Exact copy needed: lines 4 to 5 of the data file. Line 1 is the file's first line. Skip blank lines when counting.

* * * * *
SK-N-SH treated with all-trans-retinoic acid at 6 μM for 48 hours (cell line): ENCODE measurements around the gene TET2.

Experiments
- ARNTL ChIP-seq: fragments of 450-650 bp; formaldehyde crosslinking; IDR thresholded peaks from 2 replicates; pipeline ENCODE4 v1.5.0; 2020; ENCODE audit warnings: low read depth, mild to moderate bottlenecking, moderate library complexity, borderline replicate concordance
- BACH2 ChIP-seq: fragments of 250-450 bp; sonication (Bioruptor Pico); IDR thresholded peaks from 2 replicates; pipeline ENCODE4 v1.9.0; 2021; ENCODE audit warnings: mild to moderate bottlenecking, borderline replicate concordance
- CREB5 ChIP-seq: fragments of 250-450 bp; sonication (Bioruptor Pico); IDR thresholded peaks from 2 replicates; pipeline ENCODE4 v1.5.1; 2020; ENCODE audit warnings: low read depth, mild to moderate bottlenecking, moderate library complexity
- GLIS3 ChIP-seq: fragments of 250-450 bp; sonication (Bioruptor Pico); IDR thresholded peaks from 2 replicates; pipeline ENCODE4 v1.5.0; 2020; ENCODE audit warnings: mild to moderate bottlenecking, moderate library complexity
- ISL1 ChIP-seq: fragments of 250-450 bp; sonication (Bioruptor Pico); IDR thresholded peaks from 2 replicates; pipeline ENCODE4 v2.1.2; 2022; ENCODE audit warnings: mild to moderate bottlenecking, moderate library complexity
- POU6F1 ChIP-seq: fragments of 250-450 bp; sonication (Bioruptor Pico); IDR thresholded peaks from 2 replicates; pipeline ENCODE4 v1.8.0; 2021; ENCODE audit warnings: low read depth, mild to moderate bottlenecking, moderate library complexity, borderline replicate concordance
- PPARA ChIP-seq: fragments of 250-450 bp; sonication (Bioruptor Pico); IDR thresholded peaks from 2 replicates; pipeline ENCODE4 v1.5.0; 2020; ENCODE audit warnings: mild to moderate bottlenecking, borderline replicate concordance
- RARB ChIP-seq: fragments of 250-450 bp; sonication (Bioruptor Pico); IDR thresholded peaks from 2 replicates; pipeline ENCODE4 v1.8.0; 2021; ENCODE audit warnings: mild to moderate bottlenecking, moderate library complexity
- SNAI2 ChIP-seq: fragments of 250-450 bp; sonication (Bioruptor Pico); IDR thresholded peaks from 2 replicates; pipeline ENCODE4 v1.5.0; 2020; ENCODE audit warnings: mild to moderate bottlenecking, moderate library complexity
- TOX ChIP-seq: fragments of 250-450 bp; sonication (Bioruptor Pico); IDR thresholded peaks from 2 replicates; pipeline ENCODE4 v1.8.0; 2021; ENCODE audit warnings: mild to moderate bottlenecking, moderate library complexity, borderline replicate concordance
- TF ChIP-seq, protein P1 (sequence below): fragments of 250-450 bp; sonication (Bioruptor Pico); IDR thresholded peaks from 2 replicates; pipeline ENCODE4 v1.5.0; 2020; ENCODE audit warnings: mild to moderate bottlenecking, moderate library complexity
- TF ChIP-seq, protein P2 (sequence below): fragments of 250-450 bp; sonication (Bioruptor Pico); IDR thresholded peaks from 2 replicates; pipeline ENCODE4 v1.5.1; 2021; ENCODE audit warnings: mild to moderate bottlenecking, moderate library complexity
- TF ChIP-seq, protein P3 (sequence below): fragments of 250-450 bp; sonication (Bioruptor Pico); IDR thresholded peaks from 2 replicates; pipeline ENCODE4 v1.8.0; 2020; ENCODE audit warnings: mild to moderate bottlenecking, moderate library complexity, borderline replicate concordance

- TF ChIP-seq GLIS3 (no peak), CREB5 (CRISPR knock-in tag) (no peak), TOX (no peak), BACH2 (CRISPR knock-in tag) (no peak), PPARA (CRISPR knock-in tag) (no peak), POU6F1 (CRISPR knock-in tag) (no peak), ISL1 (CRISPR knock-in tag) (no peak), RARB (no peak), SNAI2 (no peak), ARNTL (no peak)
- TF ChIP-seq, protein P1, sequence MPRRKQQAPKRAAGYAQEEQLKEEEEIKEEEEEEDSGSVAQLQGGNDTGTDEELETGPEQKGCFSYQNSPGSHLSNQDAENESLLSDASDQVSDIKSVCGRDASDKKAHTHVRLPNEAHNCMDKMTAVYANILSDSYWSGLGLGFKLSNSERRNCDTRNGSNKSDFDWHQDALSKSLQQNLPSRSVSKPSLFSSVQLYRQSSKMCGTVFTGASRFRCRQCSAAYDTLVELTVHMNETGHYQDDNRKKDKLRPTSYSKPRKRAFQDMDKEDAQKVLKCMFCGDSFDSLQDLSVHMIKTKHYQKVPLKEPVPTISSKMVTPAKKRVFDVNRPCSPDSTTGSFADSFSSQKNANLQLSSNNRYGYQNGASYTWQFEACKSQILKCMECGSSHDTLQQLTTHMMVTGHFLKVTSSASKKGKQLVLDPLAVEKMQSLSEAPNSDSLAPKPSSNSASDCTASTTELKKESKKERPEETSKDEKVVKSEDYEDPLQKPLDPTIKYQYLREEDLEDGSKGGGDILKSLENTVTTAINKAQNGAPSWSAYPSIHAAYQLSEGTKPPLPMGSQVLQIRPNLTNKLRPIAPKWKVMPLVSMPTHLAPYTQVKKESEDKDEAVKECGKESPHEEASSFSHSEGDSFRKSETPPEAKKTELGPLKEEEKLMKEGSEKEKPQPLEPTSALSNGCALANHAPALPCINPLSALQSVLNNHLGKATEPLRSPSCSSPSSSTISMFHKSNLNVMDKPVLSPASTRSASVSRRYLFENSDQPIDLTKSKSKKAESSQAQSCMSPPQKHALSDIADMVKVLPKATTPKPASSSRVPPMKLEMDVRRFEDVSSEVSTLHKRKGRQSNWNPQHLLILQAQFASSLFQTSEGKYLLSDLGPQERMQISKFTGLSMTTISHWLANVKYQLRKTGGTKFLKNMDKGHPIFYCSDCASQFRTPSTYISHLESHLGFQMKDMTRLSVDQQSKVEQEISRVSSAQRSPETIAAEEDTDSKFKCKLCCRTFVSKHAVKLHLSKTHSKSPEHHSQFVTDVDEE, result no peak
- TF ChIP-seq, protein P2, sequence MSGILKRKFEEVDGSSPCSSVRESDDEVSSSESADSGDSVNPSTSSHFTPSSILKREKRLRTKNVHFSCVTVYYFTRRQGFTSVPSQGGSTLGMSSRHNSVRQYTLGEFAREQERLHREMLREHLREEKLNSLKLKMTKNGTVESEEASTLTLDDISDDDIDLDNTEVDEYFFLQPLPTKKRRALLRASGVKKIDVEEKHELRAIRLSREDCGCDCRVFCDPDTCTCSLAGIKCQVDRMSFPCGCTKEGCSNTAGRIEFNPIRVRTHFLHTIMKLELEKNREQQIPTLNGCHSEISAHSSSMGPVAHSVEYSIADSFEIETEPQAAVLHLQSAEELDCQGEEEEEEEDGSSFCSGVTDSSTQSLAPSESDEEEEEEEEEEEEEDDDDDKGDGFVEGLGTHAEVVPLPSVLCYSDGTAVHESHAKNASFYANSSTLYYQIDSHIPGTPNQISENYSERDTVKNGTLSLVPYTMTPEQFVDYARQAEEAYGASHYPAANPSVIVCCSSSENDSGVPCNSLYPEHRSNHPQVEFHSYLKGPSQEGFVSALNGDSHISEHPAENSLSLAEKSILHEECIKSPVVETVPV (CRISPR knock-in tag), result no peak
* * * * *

- BACH2 ChIP-seq: fragments of 250-450 bp; sonication (Bioruptor Pico); IDR thresholded peaks from 2 replicates; pipeline ENCODE4 v1.9.0; 2021; ENCODE audit warnings: mild to moderate bottlenecking, borderline replicate concordance
- CREB5 ChIP-seq: fragments of 250-450 bp; sonication (Bioruptor Pico); IDR thresholded peaks from 2 replicates; pipeline ENCODE4 v1.5.1; 2020; ENCODE audit warnings: low read depth, mild to moderate bottlenecking, moderate library complexity